4. Even if the High Court found that there was legislative misnomer, that could easily have been resolved by falling back on the provisions of the United Nations Law of the Sea Convention [UNCLOS] of 1982, to which Kenya is signatory and by dint of Article 2 (5) of the Constitution, UNCLOS is part of the Kenyan laws. UNCLOS provides for offences of piracy and gives any state jurisdiction to try them. Any crime committed outside the jurisdiction of any state is governed by international law. So the impression the High Court created that by repealing Section 69 of the Penal Code Parliament abolished the international crime of piracy in Kenya was clearly wrong.
5. Even if the repeal of Section 69 of the Penal Code abolished the international crime of piracy, that could not have availed the suspects in this matter in view of Section 23(3) of the Interpretation and General Provisions Act. The relevant portions of the latter in essence provides that the repeal of a statutory provision does not affect any existing legal proceeding under it and that the same shall proceed "as if the repealing written law had not been made."
6. The customary international law gives universal jurisdiction to all countries to deal with crimes committed outside the territorial jurisdiction. Offences that threaten world peace are also threats to humanity and the courts have ruled that such crimes are punishable in martial courts. Piracy jure gentium has for centuries been considered a universal jurisdiction crime based also on international agreements that authorizes all nations to capture and punish a pirate.
7. Based on the rationale that the international community should ensure there is no safe haven for those responsible for the most serious crimes, the concept of universal jurisdiction therefore allows all international states to bring the perpetrators to justice. This authority derives from the principle that every state has an interest in bringing to justice the perpetrators of international crimes. All states are therefore obliged to act as guardians of international law and on behalf of the international community to prosecute international crimes regardless of the place of commission of the crime, or the nationality of the author or of the victim.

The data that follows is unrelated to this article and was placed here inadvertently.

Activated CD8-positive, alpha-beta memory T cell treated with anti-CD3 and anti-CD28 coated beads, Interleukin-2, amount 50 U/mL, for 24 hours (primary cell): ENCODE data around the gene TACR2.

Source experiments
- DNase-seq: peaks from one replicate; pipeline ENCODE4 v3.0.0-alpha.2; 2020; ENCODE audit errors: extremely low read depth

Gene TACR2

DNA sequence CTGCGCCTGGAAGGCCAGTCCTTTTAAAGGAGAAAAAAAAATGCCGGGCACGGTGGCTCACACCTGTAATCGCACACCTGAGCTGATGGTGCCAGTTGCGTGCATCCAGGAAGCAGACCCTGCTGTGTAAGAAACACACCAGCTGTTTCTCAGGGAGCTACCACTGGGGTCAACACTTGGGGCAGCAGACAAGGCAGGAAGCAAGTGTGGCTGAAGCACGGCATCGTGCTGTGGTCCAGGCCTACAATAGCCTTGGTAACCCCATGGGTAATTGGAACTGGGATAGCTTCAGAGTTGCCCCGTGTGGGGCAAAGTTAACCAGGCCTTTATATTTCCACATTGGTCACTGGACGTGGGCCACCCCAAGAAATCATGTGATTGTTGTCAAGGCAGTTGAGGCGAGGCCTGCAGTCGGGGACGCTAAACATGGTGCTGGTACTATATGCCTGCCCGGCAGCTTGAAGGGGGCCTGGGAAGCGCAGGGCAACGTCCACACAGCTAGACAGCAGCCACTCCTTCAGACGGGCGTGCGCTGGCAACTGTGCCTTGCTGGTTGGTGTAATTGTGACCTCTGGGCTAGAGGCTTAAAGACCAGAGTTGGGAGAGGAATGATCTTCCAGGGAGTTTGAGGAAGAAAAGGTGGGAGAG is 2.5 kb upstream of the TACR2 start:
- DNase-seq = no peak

8. The offence of piracy jure gentium is an offence against international customary law; it is part of the laws of nations. The offence of piracy jure gentium is codified through treaties and also domesticated through the penal code and presently the Merchant Shipping Act.
9. For the piracy offences committed after the 27th August 2010 when the Constitution of Kenya, 2010 ,was promulgated, Article 2(5) and (6) which have respectively incorporated the general rules of international law and the treaties Kenya has and continues to ratify into Kenyan law, Kenyan courts, have added constitutional authority to prosecute piracy and other international crimes.
10. It is the Kenyan subordinate courts presided over by a Chief Magistrate, a Senior Principal Magistrate, a Principal Magistrate or a Senior Resident Magistrate, which have jurisdiction to try the offence of piracy.
11. The High Court, in making its decision based on some seminal materials that had been canvassed at a seminar outside Kenya. These were, as is normal with seminars and conferences, proposals that were canvassed, but they remained no more than that. They never crystallized into any legal authorities that could be relied upon to make a judicial decision of the magnitude that was made by the High Court.
12. (Obiter Per Koome, JA): ''This judgment also failed to recognize that Kenyan courts were beginning to develop jurisprudence in this area of law along the internationally recognized principles which were sadly set back by this judgment under review. For example, in the case of United States District Court For Eastern District of Virginia Norfolk Division, USA v. Mohamed Madin Hassan & 4 Others, a court in the United States made reference to the application of UNCLOSS as part of customary international law and also made reference to a Kenyan decision as thus:
13. "Moreover, the courts of other countries have held UNCLOSS to be applicable as customary international law in concrete cases, as reflected in recent judicial decisions from Kenya, the country currently handling many modern piracy cases. Courts in Kenya have relied on the piracy provisions in UNCLOSS to interpret their own domestic criminal code proscribing general piracy."
14. This decision as rightly observed even by the US Federal Court in the case of USA v. Hassan (supra) represents the correct interpretation of the law.